Palestinian villages abandoned due to settler violence declared closed military zones

IDF says villages closed off to prevent friction between Palestinians and settlers, but lawyer for residents says only Israelis should have been barred

Jeremy Sharon is The Times of Israel’s legal affairs and settlements reporter

Demolished buildings in the Palestinian village of Zanuta. The demolition of the structures occurred following threats by local extremists settlers warning former residents of the village not to return, December 4, 2023. (Courtesy Southern Mount Hebron Activists group)
Demolished buildings in the Palestinian village of Zanuta. The demolition of the structures occurred following threats by local extremists settlers warning former residents of the village not to return, December 4, 2023. (Courtesy Southern Mount Hebron Activists group)

Two Palestinian villages that have been abandoned since October, following harassment of residents by extremist settlers, were declared closed military zones by the Israel Defense Forces, meaning that entry to the sites without IDF permission is banned.

The village of Zanuta and the adjacent hamlet of A’Nizan in the South Hebron Hills have been slapped with the designation, which bars both Israeli citizens and Palestinians from the area. Neither the Palestinian residents of the dwellings nor their legal representatives were informed of the orders by the military.

At the same time, Israeli activists who assist rural Palestinian communities have reported the presence of settlers who arrived at the sites to inform them and journalists of the military designation for the area.

The residents of Zanuta and A’Nizan abandoned their homes at the end of October due to repeated harassment by radical settlers in the area.

Most structures in Zanuta are illegal since they were built without permits. A building master plan was never approved for the village by the Civil Administration, which is in charge of planning and construction in Area C of the West Bank where the villages are located.

During the course of October, residents of Zanuta were beaten, solar panels powering the village were destroyed, water storage tanks drained, and residents were harassed, according to activists and reports by the B’tselem human rights group.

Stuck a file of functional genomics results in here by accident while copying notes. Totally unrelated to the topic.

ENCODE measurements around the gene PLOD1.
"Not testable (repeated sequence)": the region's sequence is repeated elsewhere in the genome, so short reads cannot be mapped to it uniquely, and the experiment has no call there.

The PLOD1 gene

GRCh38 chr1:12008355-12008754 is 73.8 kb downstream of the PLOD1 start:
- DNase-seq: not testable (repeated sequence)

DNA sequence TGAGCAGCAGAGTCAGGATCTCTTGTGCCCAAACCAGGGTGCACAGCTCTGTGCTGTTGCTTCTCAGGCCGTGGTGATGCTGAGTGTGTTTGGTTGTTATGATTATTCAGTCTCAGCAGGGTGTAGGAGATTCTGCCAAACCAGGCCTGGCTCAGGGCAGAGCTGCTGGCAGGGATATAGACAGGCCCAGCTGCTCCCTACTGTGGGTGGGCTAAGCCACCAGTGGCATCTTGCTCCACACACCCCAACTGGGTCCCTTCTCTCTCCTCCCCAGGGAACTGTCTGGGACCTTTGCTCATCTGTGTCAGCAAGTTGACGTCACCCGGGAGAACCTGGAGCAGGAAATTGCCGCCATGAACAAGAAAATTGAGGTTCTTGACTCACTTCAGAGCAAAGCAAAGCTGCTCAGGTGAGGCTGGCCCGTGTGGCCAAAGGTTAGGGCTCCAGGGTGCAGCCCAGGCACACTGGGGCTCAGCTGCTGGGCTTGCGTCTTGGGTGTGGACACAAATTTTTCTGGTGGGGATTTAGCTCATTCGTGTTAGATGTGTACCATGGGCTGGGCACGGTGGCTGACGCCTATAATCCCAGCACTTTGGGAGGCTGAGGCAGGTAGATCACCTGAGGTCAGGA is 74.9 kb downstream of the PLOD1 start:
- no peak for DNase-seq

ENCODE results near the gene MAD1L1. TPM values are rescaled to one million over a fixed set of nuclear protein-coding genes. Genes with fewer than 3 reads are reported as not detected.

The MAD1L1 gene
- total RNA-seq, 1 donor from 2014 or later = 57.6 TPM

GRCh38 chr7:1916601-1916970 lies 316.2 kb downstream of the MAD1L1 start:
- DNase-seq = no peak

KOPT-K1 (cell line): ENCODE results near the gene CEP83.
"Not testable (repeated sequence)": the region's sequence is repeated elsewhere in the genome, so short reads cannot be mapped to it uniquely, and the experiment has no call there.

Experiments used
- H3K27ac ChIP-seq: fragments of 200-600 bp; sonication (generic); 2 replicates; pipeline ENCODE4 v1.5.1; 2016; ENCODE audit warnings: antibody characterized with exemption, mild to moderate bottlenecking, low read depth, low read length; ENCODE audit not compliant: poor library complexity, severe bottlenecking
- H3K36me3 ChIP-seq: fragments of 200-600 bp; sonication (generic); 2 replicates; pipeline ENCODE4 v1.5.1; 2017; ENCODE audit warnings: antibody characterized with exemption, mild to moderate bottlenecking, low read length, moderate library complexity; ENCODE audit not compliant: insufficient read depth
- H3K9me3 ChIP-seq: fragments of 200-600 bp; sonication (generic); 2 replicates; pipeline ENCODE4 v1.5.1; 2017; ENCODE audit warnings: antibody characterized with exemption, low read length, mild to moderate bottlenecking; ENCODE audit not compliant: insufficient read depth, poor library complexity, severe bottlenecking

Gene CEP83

The abandoned Palestinian village of Zanutah in the South Hebron Hills in the West Bank, November 9, 2023. Zanuta was abandoned by its residents following a series of alleged attacks and incidents of harassment by extremist setters from the region. (Jeremy Sharon / Times of Israel)

On November 25, residents of Zanuta returned to the village and its surroundings to try to harvest olives, but were told to leave by IDF soldiers and settlers who were present, said Quamar Mishiriq-Assad, a lawyer and co-founder of the Haqel human rights organization, which represents the village’s residents in court.

When residents visited again on November 29 to evaluate whether returning to their village permanently would be feasible, settlers, allegedly from the nearby illegal outpost of Meitarim Farm, arrived and threatened them against coming back.

Some time between that date and December 4, ten buildings in Zanuta were demolished and an EU-built school in the village was destroyed, with Stars of David spray-painted on the remains of the school in an apparent settler attack.

Police have said that an investigation into the incident is ongoing.

Following that incident, activists who went to A’Nizan to inspect the site on December 14 were met by IDF soldiers, who informed them that the the area was under a closed military zone order.

The order for A’Nizan was issued on December 3 and is valid for 30 days, but can be renewed.

Asked by The Times of Israel why the closed military zone orders were issued, the IDF said, “During the course of October, residents of Khirbet Zanuta evacuated of their own volition from the illegal construction in the region. Recently, and in accordance with the evaluation of the operational situation, the area was declared a closed military zone and entry to the site was banned for Israeli citizens and Palestinian residents to prevent friction in the district.”

The army did not answer a question as to whether the Palestinian residents of Zanuta are permitted to return; nor did it say what the duration is for the order covering Zanuta.

Mishirqi-Assad said that the IDF response indicated that Zanuta was closed to all civilians, both Israeli and Palestinian, instead of just Israelis.

She also noted that video footage taken by activists shows that, whenever activists and journalists arrive, settlers come to the site to tell them that it is a closed military zone and to “enforce” the order, despite not being military personnel.

“This raises doubts regarding the state’s intention to return residents to the site,” said Mishirqi-Assad, noting that in other areas of the West Bank where extremist settlers have perpetrated acts of violence against Palestinians, the IDF has closed the site to Israelis only.

“The response also indicates that the military commander is shirking his responsibility to protect [Palestinian] residents, since according to his contention they left of their own free will, despite the numerous incidents that we have detailed in our petition, and that prove that the residents were forcibly expelled by local settlers, backed up by soldiers,” said Mishirqi-Assad.

Haqel has a petition pending before the High Court of Justice requesting that it order the IDF, the Israel Police, and other state agencies to protect Palestinian residents of five local villages from harassment and displacement as a result of violence perpetrated by extremist settlers and renegade reserve soldiers.

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